Therapy To Prevent Heart Failure More Effective In Women Than Men
Never before has a therapy proven more beneficial for women than men in preventing heart disease – until now.
A new study, published today in the Journal of the American College of Cardiology, found that women receive a significantly greater benefit – a 70 percent reduction in heart failure and a 72 percent reduction in death – from cardiac resynchronization therapy with defibrillator (CRT-D) than men.
"In prior cardiac studies, men and women generally received similar benefit from preventive medical therapy," said cardiologist Arthur J. Moss, M.D., professor of Medicine at the University of Rochester Medical Center and lead author of the study. "Our finding was unexpected, but extremely important because this is the only heart treatment that is clearly better in women than men."
Historically, heart disease has been dominated by its association with men. But, thanks to successful awareness campaigns in recent years, such as the American Heart Association's Go Red for Women initiative, women have started to take note of their risks and take action to protect their health.
On all fronts, women receiving CRT-D therapy to prevent heart failure progression had significantly better outcomes than men receiving the therapy. Reduction of heart failure in females was twice that of males – 70 percent versus 35 percent.
In women with mild heart failure, CRT-D therapy effectively prevented deterioration of the heart, otherwise known as cardiac remodeling, by preventing enlargement of the heart with more effective contraction of the heart.
Study authors investigated the reasons for the significantly better result in women than men. Women in the study were more likely to have non-ischemic heart disease, a disorder typically characterized by inflammatory scarring of the heart muscle, while men had a greater likelihood of ischemic heart disease – otherwise known as coronary artery disease – where narrowed arteries restrict the flow of blood and oxygen to the heart. Additionally, more women had left bundle branch block, a condition that results in disorganized electrical activity throughout the heart.
Because left bundle branch block and non-ischemic heart disease lead to diffuse, as opposed to localized, heart problems, study authors reasoned women were more responsive to CRT-D therapy, a treatment that strengthens the overall mechanical pumping action of the heart and coordinates the heart's electrical activity.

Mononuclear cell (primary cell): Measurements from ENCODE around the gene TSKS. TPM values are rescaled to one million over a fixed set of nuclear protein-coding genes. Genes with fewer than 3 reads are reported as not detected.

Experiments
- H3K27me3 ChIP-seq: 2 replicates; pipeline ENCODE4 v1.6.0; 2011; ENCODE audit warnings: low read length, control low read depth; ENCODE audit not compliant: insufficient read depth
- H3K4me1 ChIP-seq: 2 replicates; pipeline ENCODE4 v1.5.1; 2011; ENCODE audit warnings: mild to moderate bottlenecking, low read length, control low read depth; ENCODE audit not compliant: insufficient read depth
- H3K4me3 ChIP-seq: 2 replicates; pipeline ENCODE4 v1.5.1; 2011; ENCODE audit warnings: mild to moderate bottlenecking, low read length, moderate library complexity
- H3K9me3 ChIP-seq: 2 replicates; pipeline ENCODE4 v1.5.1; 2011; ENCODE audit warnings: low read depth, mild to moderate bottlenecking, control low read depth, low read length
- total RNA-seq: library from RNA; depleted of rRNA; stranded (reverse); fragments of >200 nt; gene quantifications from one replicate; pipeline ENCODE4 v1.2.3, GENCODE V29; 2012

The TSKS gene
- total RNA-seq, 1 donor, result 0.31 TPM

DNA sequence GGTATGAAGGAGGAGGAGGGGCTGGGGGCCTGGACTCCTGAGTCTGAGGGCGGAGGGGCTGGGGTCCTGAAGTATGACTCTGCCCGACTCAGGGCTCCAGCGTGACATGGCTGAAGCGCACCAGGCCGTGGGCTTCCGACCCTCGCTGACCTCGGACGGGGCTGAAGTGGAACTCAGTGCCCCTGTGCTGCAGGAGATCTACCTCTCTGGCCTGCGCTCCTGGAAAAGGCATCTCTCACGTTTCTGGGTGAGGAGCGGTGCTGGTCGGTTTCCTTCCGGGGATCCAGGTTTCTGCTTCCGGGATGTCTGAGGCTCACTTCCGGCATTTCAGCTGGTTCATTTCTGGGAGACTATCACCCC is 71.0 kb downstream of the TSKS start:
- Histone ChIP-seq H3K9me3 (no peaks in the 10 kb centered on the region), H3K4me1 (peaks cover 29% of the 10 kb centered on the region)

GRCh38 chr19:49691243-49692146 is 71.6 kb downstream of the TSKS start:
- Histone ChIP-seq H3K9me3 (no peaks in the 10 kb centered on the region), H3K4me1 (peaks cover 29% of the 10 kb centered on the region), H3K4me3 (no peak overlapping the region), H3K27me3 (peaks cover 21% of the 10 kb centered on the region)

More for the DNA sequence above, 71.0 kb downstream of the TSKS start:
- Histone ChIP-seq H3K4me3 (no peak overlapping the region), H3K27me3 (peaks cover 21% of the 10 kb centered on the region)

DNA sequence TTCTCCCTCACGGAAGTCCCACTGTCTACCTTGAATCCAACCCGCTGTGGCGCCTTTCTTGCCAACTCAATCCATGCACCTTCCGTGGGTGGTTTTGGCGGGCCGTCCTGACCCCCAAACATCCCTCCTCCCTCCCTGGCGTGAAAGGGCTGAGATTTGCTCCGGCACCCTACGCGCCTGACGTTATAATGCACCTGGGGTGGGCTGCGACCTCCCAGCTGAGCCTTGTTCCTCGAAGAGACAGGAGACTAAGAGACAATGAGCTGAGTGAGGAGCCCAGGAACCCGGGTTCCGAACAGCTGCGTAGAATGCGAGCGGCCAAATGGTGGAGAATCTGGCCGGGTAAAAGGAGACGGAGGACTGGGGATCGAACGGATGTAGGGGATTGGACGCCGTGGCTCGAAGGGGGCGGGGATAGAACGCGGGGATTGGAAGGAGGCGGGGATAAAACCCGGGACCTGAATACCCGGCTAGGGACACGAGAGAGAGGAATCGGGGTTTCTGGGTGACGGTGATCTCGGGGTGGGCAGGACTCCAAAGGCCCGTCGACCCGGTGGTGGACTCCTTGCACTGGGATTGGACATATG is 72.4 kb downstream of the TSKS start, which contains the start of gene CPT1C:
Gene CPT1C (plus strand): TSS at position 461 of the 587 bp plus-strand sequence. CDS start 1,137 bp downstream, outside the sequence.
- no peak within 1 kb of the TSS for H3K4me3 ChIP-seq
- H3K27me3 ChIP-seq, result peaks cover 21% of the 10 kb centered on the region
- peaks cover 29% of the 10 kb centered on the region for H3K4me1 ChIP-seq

"It's not that men did poorly in the trial, but rather, women had really fantastic results, likely due to they type of heart disease we see more commonly in women," noted Moss.
The CRT-D device, developed by Boston Scientific, was originally approved to treat patients with severe heart failure. In September 2010, the Food and Drug Administration extended the approval of the Boston Scientific device to patients with mild heart failure to prevent progression to advanced heart failure. With the new indication, nearly 4 million more Americans are candidates for treatment with the CRT-D.
CRT-D therapy combines an implantable cardioverter defibrillator (ICD), which is designed to prevent sudden, rhythm-related cardiac death, with cardiac resynchronization therapy (CRT), which improves heart function with a reduction in heart failure and associated symptoms.
The study is a sub-analysis of the MADIT-CRT trial that was published in 2009 in the New England Journal of Medicine. The study involved 1,820 participants from 110 medical centers in the United States, Canada and Europe and compared the effectiveness of CRT-D versus ICD therapy in reducing heart failure and death during four and one-half years of follow-up. Twenty-five percent, or 453 of the study participants, were female.
Currently, 42 million American women are living with heart disease. It is the leading killer of women in the United States, each year claiming more women than men. In 2005, cardiovascular disease claimed the lives of more than 450,000 women, while all forms of cancer claimed the lives of approximately 265,000 women, according to the American Heart Association.
The study was a joint effort between Boston Scientific and the University of Rochester Medical Center, with the participation of patients from medical centers throughout the world. Aysha Arshad, M.D., and Jonathan Steinberg, M.D., from St. Luke's and Roosevelt Hospitals and Columbia University College of Physicians and Surgeons in New York City are the major co-authors of the article. Moss holds no stock in any device company, has never been a member of any corporate speakers' bureau, and since Dec. 1, 2008, has chosen not to accept honoraria from Boston Scientific for any professional activity.